Delta has made it clear that it wants a bigger piece of the Hollywood crowd’s business. What’s the best way to do it? Start acting like a Hollywood-type and get into an ugly public spat. It’s only a matter of time before the paparazzi show up, right?
The very public fight between Delta and Korean has continued to escalate. The only question is… will they reconcile or are they headed to splitsville?
The fight apparently began when Delta tried to push its SkyTeam partner into joining a joint venture. It’s believed Korean wasn’t interested. So, as the story goes, Delta started to react.
The first public display of problems came when Delta announced that no travel on Korean Air-marketed flights would earn elite qualifying miles or bonus miles. Considering Korean Air is a founding member of SkyTeam and one of the largest foreign airlines operating in the US, this was a big deal. But travelers could still book a Delta codeshare on Korean flights and get their elite-qualifying miles.
There was one problem with that scheme. Buying a ticket on the Delta codeshare was often more expensive than booking directly with Korean. So it was hard to justify paying more just for the miles. But don’t worry about that. The airlines have gone and fixed that problem for us.
No, no. They didn’t equalize fares. They just started to unwind the codeshare so you don’t have a choice.
Korean started things off earlier this summer by pulling its code off of 97 Delta routes within the Americas. So you could fly from Seoul to Atlanta on Korean but you couldn’t connect on to, say, Ft Lauderdale on a Korean code. Most of the cities affected (59, in fact) were out of Atlanta, but there were also cuts in other hubs. This may seem surprising considering that Korean is ramping up in Atlanta with an A380 and has a lot of seats to fill, but I guess the time had come to fire a warning shot.
Delta upped the game even further. On August 21, it was revealed that Delta would begin flying from Seattle to Incheon every day beginning next June. That fits with Delta’s Seattle growth strategy, but it’s quite a poke at Korean and its daily flight in the very same market.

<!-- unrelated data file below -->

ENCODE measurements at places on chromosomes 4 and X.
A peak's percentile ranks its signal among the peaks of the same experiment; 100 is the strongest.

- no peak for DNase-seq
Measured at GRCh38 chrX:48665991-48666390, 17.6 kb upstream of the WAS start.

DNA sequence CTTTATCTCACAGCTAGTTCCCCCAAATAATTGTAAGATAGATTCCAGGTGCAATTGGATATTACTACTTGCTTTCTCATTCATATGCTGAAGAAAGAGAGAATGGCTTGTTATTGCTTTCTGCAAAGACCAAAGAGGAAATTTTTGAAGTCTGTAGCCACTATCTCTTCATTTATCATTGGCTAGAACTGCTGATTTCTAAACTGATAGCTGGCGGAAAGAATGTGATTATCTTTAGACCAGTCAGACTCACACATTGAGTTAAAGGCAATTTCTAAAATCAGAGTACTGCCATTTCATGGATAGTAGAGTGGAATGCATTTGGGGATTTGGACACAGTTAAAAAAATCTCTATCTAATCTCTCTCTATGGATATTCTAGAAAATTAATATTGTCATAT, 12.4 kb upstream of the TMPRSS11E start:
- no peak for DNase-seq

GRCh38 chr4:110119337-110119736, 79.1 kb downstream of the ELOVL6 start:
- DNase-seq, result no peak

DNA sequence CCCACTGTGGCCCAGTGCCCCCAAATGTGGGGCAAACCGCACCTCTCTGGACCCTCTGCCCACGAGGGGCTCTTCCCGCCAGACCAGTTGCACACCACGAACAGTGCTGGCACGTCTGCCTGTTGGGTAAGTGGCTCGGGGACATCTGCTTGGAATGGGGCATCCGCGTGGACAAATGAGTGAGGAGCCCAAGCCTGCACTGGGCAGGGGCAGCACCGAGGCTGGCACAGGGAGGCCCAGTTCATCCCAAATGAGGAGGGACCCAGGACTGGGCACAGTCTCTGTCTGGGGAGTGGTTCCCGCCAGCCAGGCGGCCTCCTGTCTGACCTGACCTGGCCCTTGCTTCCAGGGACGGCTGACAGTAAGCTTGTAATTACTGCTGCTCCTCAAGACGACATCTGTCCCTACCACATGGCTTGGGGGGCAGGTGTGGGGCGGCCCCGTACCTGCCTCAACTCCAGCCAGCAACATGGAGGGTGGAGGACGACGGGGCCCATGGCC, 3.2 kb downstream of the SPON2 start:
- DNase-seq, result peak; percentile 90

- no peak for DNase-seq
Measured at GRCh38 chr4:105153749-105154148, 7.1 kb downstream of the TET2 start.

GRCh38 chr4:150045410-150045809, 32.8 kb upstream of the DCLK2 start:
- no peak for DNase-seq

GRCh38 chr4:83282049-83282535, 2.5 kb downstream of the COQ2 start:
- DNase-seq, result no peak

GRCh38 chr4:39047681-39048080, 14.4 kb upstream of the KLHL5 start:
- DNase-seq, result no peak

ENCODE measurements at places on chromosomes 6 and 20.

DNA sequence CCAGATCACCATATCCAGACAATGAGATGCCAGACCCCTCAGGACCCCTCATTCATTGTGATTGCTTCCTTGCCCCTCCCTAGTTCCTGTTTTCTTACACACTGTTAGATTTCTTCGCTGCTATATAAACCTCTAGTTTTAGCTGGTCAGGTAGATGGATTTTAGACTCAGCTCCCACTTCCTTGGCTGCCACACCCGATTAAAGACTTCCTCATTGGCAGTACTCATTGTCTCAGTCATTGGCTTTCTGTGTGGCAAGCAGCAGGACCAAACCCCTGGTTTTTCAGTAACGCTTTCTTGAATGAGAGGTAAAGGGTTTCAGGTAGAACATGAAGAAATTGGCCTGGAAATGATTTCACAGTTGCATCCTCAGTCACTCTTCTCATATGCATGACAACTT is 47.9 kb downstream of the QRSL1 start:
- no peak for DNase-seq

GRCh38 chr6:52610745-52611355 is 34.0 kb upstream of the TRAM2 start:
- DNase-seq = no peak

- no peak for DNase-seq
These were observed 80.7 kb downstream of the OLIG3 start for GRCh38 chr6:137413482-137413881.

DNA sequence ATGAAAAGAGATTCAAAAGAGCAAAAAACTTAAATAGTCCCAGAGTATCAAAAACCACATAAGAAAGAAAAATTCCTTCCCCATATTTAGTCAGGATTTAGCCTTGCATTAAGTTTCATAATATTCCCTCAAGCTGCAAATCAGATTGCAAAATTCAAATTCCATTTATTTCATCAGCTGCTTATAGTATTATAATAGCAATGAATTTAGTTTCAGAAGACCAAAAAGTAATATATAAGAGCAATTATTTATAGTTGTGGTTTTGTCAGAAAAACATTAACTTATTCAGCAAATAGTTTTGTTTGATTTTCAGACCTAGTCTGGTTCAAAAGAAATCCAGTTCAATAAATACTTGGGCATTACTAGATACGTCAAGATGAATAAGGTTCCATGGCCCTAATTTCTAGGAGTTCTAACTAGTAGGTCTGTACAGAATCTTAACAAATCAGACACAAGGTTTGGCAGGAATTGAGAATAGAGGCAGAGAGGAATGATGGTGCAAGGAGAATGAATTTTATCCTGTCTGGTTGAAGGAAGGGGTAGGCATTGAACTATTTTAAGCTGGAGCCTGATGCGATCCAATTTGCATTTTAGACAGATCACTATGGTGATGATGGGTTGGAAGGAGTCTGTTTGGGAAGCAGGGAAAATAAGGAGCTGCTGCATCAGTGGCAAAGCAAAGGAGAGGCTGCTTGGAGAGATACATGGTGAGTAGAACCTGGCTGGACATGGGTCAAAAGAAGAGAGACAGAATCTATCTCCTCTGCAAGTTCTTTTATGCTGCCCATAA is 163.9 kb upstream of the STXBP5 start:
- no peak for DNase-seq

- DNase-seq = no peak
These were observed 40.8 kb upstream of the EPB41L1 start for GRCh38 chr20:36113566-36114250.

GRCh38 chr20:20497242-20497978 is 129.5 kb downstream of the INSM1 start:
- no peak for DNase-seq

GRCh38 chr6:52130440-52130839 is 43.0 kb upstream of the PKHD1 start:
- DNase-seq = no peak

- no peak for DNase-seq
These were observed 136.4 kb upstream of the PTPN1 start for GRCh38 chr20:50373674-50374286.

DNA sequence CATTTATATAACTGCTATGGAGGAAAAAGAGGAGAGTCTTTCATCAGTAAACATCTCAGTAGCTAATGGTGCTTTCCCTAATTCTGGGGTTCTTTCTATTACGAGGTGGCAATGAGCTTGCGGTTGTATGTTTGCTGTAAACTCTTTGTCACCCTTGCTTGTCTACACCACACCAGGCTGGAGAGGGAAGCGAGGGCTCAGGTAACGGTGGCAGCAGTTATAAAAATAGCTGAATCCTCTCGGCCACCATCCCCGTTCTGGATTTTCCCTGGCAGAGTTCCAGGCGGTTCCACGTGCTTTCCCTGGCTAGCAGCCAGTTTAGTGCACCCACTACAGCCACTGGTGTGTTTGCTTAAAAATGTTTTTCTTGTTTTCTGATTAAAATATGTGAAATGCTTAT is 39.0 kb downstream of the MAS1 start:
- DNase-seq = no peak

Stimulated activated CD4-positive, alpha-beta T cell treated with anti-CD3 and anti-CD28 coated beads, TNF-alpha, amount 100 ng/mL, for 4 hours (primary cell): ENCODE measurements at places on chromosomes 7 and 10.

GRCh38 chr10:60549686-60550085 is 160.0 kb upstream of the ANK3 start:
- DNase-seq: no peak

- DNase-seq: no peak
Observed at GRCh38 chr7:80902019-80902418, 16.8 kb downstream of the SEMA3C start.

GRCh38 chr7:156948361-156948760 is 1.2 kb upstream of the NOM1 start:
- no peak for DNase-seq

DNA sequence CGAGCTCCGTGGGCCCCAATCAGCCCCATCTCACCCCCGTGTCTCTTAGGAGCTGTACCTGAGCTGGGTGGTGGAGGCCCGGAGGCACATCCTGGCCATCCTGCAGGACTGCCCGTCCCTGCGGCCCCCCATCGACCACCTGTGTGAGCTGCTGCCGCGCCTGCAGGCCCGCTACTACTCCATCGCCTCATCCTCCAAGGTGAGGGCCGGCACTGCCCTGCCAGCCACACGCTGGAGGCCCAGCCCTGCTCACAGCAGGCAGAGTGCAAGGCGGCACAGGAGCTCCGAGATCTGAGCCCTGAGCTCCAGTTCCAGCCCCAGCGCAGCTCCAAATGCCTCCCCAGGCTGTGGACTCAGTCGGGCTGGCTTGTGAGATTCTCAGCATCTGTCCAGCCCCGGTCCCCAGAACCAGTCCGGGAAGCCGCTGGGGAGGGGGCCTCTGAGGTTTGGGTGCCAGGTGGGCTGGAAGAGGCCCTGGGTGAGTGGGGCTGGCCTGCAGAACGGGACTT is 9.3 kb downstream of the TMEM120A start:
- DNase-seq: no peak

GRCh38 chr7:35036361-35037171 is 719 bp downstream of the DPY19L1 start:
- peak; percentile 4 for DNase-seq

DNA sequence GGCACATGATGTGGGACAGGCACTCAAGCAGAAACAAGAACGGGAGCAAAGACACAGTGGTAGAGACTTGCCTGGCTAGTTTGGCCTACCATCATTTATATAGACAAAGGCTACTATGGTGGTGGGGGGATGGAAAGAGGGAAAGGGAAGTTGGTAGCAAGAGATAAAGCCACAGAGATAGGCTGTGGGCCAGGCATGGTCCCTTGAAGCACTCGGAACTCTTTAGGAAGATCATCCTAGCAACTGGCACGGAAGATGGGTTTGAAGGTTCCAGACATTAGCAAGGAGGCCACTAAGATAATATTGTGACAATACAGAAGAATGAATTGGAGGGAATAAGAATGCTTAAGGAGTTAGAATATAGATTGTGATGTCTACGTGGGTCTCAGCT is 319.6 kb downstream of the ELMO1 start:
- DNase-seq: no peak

But why wait all the way until next June to start inflicting pain? At the same time this was announced, Delta cut some of its own codesharing on Korean. As of last week, you can no longer buy a Delta ticket on the Korean Air flights to Incheon from west coast markets. That means no Delta seats from LA, Vegas, San Francisco, or Seattle, and that means no elite qualifying miles if you fly those routes. [Update: Delta called me to confirm that the pulling of the codeshare this early was a mistake and it has been reinstated until June when the Seattle flight start.]
Now we just have to sit here and wait to see what’s next. Maybe these two need their own reality show. Or we could get Dr Phil to sit down with them and solve their problems on a primetime special.
One thing is clear. Delta can certainly benefit from Korean’s network, and I can understand why they’d want a joint venture. Meanwhile, Korean is huge in the US and should also want to benefit from Delta’s loyal base and connecting options. When both sides receive clear benefits from a relationship, you can only hope that they come to their sense and resolve their issues. But as we know, these fights don’t always end the way they should.
[Original taekwondo photo via Shutterstock]